For those of you who have avoided the entertainment news internet, noted actor, performance artist, and self-styled maniac Shia LaBeouf spent three days at the end of last week in Manhattan’s Angelika Film Center watching every movie he’s ever been in. He sat in a chair in front. People who waited in line to get in could interact with and sit right next to him, even, but he would not respond.
Today, a post-mortem interview with LaBeouf was conducted by the artists who assisted him with the project — Nastja Säde Rönkkö and Luke Turner. LaBeouf expressed the overwhelming feelings of delight he felt after the conclusion of the marathon, and how free he felt after those days of intense self-scrutiny and vulnerability. Why this wasn’t the feeling he got after the last project he did with the performance art team, I’m not sure.
In any case, Shia feels free to be Shia — the long-tormented soul has been sprung from his inner prison. Cue the Nelly Furtado, bro.
Some relevant quotes:
“I just know if I can explain a feeling, I feel lighter today. I feel love today. It’s as simple as this: I used to order my coffee and when they’d say, “Hey what’s your name?” I’d say James, because I didn’t want them to say my name.”
LaBeouf… James LaBeouf, am I right?
“I feel distance in the movie game, because I don’t do it the same way they do it…and then you feel exiled from life, because you’re some celebrity character or a fuck up, and then you get in part of this art crowd and you’re like ‘Oh this where all the people who feel like outsiders go’ and then you go to the outsider club and you’re an outsider in the outsider club…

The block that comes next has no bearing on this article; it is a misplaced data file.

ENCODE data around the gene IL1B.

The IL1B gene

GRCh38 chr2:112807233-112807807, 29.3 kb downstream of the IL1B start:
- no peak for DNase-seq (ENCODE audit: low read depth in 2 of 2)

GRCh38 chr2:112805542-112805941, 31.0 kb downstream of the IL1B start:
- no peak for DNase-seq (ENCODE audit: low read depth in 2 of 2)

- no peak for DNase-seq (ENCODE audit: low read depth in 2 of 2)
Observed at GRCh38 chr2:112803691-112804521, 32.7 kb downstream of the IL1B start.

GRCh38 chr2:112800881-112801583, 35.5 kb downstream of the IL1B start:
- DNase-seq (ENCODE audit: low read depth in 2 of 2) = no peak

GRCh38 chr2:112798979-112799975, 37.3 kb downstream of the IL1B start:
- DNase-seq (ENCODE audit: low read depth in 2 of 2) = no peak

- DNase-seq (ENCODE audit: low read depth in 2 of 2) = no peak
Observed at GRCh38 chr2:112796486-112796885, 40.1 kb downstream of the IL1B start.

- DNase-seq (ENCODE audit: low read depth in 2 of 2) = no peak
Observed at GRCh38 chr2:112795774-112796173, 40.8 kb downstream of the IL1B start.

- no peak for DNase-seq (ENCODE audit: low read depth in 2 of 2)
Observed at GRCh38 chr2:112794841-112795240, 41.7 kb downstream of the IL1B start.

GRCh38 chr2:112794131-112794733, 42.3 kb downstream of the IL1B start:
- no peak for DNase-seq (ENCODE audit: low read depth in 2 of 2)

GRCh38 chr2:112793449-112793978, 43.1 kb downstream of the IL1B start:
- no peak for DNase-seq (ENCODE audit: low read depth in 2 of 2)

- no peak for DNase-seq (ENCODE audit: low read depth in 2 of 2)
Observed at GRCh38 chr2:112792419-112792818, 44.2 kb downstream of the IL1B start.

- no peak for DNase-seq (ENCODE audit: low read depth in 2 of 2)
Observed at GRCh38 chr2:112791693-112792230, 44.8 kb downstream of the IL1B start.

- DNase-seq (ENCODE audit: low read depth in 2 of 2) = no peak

Blah, blah, talking about how he loves a visual artist who attended, then:
“And I walked back into the theater like, ‘You’re a part of this…you’re part of this club that you’ve always wanted to be a part of.’…Me just trying to intellectualize it now, I don’t have the words. My feelings, though, didn’t lie to me.”
Something everyone can relate to: being stuck between two extremely elite and privileged groups but all the time having that gnawing thought: “I’m kinda like too much of a bro for these scenes.” Then, like, my favorite Queen of Art watched Holes with me, so okay, I finally can vibe! Miracle of miracles!
“Someone saying they need to intellectualize art is saying “I need to hold onto the keys.” That’s all they’re saying.”
The Art Car has a mind of its own, just like Herbie, Fully Loaded. You just have to let it do its thing.
“There’s no intellectual explanation for why when you yawn I yawn. There’s something magical that goes down. I’m sure there’s science but there’s also something beyond the science.”
“A lot of this stuff—especially Even Stevens…the Even Stevens Movie was interesting, it’s all of our childhood. It’s mine and it’s yours. It wasn’t just me smiling like that.”
It was all of our childhoods, except you were a precocious child actor on his way towards being a millionaire.
“You’re a part of this human thing. You’re in this human thing. I’ve always felt as though, ‘I’m just an animal in this human thing. And I’ll play the human game. I’ll wear the human mask.’ But coming out of there, it’s the first time I’ve actually felt part of this —it was very humanizing for me.”
“Making pizza can be an art.”
Now that’s a take I can get behind.
Read more at NewHive’s website.